First-time adopters can't rush or wait too long
    Companies that have not integrated cloud services into their operations should not rush to do so. Businesses that do not do their due diligence when comparing the available cloud solutions on the market and the vendors offering these services will not make the most informed decision pertaining to their unique needs.

    However, while firms cannot rush the implementation process, they should not wait too long to get onboard the cloud bandwagon. As each year passes, more organizations launch cloud environments. In a few years, those not relying on the technology may be in the vast minority, struggling to keep pace in their respective markets.

    Few technologies are available to the masses. Cloud computing fits this bill. First-time adopters that want to get their implementation right the first time can use migration solutions and conduct thorough testing to determine the best fit for their companies.

    The post Even small, local shops are embracing the cloud appeared first on RISC Networks.

  • What Microsoft’s Satya Nadella Could Do Next

    When Microsoft appointed Satya Nadella as its new CEO in February, analysts and pundits immediately began to debate over what sort of leader he’ll turn out to be, and whether he’ll attempt to radically remake the company in his own image. Some answers to those questions are expected to emerge this week, when Nadella makes his public debut at a March 27 event in San Francisco. He’ll likely follow that up with an equally high-profile appearance at Microsoft’s BUILD conference next month. Nadella seems well aware of the challenges that confront Microsoft, which has fallen behind Google and Apple in the consumer-tech realm, and faces a number of strong competitors in the enterprise IT space. (Pessimistic pundits have suggested the company faces long-term obsolescence unless it undergoes a radical retooling over the next few years.) One anonymous Microsoft executive told Re/code that Nadella wants the company to behave more like the hungry underdog, seizing the initiative in nascent markets: “Satya was basically saying we can’t just assume we can dominate.” But on a concrete level, what will Nadella actually do ? That’s the multi-billion-dollar question. Here are some possibilities: Office for iPad: As the old saying goes: if you can’t beat ‘em, release software for their platform. Despite a more aggressive push into mobile devices, Microsoft has failed to make much of a dent in Apple’s commanding share of the tablet market. Now it’s widely expected that Microsoft will (partially) embrace its longtime rival by launching Office for the iPad, which could create a whole new revenue stream while protecting the mobile flank of Microsoft’s business divisions. An Office-on-iPad launch would also play into Nadella’s emphasis on cloud and mobile. Windows Not First: Under former CEO Steve Ballmer (and before him, Microsoft co-founder Bill Gates), everything Microsoft did on a strategy level was seemingly designed to protect the cash cow of Windows. While that seemed a logical strategy for many years, the rise of the cloud has weakened the primacy of the operating system—your average user simply doesn’t need Windows (or iOS, for that matter) in order to access a vast plethora of browser-based software and services. In light of that, it’s probable that Nadella will shift his company’s emphasis toward building cloud-based software and services, all while focusing less (but not too much less) on maintaining Windows at the expense of other divisions. Acquisitions Time: Microsoft sits atop a lot of cash. While the company hasn’t been acquisitions-shy before, it’s mainly spent that money horde on sizable firms such as Nokia and Skype, with mixed results (Skype has proven something of a success, while the jury’s still out on Nokia). If Nadella plays toward his comfort zone and emphasizes the development of cloud properties, it seems likely that Microsoft will begin spending money on promising Web properties, which could place it in even fiercer competition with Google. As another element in his calculations, Nadella also knows that the right acquisitions can draw a lot of buzz— Yahoo demonstrated that if you buy enough startups, people will stop thinking you’re a dinosaur. Is Snapchat still for sale? The Big Question: Spinoffs? For quite some time, analysts and investors have badgered Microsoft to either break apart or sell off some of its divisions, focusing in particular on Xbox and Bing. The latter is now impossible for Microsoft to sell off or shut down—search is an integral part of the company’s cloud strategy, and eliminating it would leave Google with an unencumbered run of that particular arena. But Nadella might choose to abandon Microsoft’s longtime desire to dominate the living room, and spin off (or sell off) the Xbox division. While the likelihood of this seems small, outside analysts still think there’s a chance—especially if the new Xbox One fails to handily beat Sony’s PlayStation 4, which currently has a slight lead in sales. Whatever Nadella chooses to do, he faces several tough decisions over the next few quarters: running a company the size of Microsoft isn’t for the faint of heart. Related Stories Microsoft Taps Insider Nadella as CEO Microsoft’s Diversity at the Top Isn’t a Sea Change New Microsoft CEO Unlikely to Stem Defections Image: Microsoft The post What Microsoft’s Satya Nadella Could Do Next appeared first on Dice News .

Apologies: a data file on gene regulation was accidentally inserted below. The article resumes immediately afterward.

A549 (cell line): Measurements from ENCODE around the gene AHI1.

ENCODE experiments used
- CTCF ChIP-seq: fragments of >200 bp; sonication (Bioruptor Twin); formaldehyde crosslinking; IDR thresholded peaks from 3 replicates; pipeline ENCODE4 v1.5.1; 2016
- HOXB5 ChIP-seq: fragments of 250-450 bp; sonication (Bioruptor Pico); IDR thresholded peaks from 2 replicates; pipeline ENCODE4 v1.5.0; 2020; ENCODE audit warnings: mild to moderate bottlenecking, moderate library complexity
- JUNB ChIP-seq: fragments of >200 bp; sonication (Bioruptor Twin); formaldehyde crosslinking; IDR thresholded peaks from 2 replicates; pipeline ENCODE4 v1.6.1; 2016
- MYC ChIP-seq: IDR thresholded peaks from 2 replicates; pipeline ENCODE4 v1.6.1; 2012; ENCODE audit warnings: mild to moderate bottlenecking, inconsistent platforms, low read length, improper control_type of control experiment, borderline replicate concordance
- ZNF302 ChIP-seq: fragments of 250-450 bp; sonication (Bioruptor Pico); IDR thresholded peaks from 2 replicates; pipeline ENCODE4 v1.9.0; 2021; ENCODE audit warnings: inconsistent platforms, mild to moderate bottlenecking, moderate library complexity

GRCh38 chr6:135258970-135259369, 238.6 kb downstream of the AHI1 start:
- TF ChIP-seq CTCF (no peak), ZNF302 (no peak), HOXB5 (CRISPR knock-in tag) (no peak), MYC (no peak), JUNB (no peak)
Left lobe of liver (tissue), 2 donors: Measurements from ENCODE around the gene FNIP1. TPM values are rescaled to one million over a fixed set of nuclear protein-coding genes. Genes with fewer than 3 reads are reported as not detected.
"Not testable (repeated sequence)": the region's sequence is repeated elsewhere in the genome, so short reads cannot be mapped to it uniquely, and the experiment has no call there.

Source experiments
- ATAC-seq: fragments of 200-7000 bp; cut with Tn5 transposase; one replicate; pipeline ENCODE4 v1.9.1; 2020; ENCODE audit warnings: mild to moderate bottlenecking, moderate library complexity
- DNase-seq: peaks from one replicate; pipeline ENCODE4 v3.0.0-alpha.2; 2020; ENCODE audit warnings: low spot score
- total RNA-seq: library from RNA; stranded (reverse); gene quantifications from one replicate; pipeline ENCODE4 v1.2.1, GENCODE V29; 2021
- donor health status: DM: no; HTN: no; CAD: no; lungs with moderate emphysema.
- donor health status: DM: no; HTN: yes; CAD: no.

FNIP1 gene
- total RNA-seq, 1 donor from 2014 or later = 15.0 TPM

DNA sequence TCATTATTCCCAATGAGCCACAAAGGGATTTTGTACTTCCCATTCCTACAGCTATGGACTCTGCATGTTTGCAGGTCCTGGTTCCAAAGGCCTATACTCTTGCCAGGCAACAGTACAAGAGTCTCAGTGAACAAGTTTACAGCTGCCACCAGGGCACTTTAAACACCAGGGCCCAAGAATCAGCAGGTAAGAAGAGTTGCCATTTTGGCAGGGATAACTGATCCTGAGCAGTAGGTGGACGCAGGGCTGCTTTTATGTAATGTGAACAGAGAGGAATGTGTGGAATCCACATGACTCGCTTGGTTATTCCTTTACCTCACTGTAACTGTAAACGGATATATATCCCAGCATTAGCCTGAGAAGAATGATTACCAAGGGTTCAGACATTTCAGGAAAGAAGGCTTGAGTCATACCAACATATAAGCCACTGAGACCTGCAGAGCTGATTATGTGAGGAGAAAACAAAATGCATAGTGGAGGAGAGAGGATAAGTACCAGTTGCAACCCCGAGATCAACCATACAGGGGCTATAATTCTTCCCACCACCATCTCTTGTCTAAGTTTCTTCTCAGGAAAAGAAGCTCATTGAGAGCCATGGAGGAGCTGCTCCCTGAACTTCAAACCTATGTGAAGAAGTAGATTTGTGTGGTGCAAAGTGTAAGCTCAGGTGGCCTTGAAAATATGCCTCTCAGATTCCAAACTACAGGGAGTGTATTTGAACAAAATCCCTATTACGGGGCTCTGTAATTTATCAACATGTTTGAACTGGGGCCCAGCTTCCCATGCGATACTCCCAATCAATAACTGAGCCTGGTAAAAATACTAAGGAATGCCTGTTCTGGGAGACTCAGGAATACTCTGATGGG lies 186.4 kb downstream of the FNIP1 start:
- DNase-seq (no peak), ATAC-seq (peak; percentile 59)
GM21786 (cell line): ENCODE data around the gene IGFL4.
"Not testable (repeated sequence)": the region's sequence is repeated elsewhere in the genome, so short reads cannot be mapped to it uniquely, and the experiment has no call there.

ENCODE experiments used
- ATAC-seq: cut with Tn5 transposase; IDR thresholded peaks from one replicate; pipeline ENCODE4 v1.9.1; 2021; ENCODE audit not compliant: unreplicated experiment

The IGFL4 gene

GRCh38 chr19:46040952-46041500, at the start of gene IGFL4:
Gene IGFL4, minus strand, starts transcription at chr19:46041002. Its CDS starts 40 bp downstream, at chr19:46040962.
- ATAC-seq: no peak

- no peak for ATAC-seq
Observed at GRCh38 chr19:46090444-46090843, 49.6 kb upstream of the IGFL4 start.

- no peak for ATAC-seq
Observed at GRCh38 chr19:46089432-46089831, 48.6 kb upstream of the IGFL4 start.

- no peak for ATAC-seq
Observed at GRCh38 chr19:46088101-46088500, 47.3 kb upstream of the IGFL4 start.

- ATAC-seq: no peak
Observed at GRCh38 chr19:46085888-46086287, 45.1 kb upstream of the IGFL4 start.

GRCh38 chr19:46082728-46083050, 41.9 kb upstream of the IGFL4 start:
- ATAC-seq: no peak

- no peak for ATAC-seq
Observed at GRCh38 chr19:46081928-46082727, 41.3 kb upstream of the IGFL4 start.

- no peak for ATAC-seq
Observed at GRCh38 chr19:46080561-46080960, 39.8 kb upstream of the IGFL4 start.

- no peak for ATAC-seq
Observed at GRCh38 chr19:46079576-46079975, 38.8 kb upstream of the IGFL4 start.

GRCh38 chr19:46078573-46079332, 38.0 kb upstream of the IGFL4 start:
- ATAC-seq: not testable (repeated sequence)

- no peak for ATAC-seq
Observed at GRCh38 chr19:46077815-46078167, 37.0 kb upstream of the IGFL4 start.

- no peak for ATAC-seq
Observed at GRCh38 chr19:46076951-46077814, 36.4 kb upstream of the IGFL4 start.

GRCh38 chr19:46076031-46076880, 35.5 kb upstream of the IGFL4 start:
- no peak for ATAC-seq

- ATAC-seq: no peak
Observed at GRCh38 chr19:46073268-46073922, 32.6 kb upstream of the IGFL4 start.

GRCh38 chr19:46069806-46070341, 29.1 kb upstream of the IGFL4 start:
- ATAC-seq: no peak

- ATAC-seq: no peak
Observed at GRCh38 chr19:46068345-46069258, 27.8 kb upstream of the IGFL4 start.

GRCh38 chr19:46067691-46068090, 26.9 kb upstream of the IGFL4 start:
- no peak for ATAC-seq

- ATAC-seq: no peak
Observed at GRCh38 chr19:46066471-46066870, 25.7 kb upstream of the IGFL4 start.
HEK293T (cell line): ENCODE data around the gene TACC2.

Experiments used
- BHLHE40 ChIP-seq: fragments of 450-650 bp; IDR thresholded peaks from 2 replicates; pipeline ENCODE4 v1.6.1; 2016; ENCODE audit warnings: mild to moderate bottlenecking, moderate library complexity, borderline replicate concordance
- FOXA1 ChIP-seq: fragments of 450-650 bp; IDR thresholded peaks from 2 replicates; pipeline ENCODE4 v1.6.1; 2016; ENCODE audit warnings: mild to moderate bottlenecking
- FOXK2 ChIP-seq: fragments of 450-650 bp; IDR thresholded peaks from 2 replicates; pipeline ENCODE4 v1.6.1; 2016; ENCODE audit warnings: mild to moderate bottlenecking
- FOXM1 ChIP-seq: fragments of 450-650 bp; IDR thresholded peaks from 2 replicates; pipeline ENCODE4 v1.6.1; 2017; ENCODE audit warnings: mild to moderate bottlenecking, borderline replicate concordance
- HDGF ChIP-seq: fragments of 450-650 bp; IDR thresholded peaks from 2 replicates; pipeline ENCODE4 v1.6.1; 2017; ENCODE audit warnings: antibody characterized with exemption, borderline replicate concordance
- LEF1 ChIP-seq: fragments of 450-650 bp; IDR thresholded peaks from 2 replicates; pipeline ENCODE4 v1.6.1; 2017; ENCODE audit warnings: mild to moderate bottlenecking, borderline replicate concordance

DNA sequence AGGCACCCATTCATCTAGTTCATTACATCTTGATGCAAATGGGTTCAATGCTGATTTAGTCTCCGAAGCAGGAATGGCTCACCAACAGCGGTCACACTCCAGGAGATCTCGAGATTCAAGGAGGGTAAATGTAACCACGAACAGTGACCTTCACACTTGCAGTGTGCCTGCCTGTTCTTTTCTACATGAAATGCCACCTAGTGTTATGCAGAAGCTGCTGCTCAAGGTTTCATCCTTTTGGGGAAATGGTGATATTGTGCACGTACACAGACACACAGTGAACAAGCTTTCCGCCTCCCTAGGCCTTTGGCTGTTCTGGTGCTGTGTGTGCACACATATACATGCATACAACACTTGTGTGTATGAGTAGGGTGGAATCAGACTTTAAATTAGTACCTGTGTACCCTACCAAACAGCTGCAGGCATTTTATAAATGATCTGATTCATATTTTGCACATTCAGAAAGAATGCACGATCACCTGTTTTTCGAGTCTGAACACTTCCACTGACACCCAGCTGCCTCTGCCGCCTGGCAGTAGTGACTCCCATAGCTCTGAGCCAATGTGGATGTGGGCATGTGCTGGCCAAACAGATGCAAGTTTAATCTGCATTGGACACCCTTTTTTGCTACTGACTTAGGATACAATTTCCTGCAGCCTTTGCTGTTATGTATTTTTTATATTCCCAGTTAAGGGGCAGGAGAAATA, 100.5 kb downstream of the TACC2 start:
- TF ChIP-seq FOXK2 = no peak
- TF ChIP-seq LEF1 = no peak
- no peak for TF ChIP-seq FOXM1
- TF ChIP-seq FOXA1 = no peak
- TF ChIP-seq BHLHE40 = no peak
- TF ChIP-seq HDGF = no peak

• Red Hat and Dell to collaborate on network virtualization

    Dell is extending its collaboration with Red Hat to co-engineer OpenStack-based network function virtualization (NFV) technology for the telecommunications industry. The announcement was made at the Mobile World Congress earlier this week in Barcelona. NFV and software-defined networking (SDN) applications are expected to be available later this year. read more